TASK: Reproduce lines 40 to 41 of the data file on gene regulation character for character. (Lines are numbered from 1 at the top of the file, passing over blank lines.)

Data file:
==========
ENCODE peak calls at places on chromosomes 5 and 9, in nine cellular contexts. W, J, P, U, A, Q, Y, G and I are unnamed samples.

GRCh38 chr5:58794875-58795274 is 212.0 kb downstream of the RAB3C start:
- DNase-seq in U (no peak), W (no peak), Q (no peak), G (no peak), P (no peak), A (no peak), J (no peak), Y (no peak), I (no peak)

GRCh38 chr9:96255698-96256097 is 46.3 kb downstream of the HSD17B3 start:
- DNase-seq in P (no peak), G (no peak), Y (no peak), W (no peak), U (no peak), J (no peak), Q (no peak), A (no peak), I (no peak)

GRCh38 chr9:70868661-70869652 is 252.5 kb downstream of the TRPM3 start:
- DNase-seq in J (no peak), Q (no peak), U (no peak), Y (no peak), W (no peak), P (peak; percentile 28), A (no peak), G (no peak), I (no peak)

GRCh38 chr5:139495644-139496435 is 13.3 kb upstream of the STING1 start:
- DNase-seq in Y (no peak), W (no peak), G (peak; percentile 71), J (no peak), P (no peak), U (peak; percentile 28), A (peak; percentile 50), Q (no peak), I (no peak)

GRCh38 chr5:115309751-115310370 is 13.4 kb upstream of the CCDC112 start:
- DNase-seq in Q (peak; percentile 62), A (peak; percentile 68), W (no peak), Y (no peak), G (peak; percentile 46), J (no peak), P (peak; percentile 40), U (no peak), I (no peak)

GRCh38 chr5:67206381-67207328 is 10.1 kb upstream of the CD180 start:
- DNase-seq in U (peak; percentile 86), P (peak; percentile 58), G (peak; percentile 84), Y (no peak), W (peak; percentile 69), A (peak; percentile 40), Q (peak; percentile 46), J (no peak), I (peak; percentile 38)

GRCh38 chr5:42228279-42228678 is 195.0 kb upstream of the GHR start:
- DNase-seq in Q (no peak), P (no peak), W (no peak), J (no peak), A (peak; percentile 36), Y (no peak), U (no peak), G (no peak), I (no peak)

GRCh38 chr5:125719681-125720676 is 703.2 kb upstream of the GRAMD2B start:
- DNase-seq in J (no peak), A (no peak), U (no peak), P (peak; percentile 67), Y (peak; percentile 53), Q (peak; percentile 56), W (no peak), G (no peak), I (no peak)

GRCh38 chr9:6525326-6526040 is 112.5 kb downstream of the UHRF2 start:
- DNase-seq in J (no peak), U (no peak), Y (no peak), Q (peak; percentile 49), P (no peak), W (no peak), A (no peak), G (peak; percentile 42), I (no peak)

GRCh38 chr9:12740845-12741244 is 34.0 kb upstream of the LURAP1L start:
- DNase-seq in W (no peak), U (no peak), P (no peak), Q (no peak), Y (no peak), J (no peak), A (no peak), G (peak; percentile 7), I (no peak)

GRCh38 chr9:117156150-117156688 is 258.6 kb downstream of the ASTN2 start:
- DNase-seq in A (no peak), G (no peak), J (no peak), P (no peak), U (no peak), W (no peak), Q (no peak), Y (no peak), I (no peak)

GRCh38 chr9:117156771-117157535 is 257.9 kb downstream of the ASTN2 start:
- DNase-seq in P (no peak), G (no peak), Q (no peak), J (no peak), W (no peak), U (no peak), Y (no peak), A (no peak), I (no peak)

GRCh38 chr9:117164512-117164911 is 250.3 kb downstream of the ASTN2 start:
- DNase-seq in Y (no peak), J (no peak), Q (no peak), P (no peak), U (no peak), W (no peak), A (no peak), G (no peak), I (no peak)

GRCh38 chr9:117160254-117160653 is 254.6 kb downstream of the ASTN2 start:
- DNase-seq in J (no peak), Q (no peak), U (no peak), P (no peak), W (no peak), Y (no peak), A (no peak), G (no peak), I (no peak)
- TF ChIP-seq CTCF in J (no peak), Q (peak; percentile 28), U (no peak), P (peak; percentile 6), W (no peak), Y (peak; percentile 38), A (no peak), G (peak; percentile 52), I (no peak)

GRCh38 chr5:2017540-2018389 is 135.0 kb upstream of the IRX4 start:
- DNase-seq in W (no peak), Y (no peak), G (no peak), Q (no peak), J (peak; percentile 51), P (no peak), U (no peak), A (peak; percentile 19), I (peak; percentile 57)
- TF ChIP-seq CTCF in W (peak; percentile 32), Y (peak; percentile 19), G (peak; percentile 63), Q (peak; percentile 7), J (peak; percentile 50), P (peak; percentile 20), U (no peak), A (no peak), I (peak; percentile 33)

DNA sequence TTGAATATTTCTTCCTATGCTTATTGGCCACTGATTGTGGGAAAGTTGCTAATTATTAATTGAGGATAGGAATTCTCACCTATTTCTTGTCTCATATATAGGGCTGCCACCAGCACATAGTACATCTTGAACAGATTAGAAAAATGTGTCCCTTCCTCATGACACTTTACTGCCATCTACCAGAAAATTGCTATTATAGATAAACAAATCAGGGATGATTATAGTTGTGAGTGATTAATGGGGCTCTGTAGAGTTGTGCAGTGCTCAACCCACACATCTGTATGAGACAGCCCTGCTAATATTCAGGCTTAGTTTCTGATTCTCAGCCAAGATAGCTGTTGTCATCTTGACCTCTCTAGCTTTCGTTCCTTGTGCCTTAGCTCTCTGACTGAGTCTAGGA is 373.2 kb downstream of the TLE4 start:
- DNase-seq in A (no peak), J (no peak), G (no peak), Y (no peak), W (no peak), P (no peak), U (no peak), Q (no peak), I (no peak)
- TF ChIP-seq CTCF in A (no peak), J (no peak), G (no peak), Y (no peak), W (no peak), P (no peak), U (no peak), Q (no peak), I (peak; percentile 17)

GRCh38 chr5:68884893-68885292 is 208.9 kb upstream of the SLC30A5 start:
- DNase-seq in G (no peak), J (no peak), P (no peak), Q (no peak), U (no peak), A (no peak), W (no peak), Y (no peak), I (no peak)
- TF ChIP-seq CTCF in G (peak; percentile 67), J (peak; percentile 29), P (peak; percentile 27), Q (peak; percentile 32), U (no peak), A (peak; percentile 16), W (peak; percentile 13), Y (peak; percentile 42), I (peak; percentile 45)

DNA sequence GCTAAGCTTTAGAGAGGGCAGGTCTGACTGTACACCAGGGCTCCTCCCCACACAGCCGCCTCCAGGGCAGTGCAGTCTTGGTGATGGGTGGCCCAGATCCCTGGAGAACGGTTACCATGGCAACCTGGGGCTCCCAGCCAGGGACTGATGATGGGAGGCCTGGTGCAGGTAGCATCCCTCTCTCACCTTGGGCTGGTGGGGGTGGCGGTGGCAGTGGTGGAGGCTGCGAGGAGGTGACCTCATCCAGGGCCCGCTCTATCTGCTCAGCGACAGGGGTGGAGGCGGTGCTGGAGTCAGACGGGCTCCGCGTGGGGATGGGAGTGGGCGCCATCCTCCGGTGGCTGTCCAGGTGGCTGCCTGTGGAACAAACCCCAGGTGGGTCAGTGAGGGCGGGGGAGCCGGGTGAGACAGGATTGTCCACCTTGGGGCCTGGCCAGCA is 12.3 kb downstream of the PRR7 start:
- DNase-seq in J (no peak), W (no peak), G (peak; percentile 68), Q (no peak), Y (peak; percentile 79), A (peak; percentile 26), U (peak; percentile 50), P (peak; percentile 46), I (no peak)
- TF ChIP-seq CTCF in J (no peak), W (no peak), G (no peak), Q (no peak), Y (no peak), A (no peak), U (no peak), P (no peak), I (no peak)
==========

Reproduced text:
DNA sequence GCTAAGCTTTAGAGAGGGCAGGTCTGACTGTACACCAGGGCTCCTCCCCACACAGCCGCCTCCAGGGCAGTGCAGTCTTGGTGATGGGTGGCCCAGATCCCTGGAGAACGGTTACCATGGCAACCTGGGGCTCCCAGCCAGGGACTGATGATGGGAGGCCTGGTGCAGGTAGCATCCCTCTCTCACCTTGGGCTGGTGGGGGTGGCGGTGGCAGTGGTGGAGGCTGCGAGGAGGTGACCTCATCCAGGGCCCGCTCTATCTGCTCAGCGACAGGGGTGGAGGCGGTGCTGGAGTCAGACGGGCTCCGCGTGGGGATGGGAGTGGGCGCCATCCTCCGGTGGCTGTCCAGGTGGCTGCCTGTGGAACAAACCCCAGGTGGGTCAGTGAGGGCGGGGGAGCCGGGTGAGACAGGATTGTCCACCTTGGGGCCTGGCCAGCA is 12.3 kb downstream of the PRR7 start:
- DNase-seq in J (no peak), W (no peak), G (peak; percentile 68), Q (no peak), Y (peak; percentile 79), A (peak; percentile 26), U (peak; percentile 50), P (peak; percentile 46), I (no peak)